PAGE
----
Could you explain why the celebration of the Eucharist is called in the Latin Church “Holy Mass” and in the Eastern Churches “Divine Liturgy,” and whether the two terms may be used interchangeably?
The word “Mass” refers properly only to the Eucharistic Liturgy of the Latin Church. The word has its origins in a dismissal found only in this liturgy. At the end of the celebration, the priest says (in Latin) “Ite missa est.” This can be roughly translated as “The dismissal is made.” In time the word “missa” was used to designate the entire Latin liturgy, and the word began to be pronounced as “Mass” by the laity.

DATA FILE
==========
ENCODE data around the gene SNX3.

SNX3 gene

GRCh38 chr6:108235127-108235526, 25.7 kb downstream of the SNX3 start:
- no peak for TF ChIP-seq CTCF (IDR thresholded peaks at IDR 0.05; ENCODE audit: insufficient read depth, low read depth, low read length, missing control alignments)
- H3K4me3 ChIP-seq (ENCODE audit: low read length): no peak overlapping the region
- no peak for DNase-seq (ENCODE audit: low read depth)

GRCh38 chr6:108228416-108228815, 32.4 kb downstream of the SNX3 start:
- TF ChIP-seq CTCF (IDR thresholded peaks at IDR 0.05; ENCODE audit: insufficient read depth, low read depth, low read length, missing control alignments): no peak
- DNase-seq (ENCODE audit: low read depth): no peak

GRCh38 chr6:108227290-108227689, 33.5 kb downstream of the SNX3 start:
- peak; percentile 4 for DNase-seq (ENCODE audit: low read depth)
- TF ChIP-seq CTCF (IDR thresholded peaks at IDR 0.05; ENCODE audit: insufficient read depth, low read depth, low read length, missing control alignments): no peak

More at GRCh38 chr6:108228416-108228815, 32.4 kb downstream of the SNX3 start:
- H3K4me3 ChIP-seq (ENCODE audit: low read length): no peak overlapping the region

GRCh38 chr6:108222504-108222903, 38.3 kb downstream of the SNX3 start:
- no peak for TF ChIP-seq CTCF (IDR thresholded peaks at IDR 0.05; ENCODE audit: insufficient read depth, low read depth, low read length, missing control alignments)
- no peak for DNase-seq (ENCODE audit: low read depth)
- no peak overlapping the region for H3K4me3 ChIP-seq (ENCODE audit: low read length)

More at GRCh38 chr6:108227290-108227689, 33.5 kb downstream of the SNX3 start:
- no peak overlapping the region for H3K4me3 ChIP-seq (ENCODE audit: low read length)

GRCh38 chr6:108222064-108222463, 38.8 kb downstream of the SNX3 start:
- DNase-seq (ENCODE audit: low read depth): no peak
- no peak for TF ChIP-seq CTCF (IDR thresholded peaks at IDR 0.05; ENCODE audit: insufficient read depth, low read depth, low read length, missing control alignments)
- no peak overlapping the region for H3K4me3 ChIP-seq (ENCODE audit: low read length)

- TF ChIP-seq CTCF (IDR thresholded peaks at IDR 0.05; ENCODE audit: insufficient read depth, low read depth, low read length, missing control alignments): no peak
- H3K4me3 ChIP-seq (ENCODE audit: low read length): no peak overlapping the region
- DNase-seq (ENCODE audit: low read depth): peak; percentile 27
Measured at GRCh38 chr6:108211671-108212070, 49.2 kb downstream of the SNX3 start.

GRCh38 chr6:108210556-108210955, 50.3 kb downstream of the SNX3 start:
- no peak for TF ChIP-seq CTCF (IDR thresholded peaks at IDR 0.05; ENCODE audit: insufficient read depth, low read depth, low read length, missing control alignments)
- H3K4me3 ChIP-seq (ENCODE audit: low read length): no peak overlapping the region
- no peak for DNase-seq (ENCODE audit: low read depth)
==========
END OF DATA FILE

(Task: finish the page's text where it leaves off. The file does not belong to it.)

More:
In the Eastern Churches, the Liturgy is properly referred to as the “Divine Liturgy.” Liturgy is a Greek word, meaning “the work of the people.” Literally, Divine Liturgy means “the heavenly work of the people.” In the Eastern Liturgies there is a strong sense that the congregation has left this world, and is being mystically transported to heaven, where we participate in the Heavenly Liturgy. That is why we don’t use musical instruments.
It really is not correct to use the two terms interchangeably, although it sometimes happens.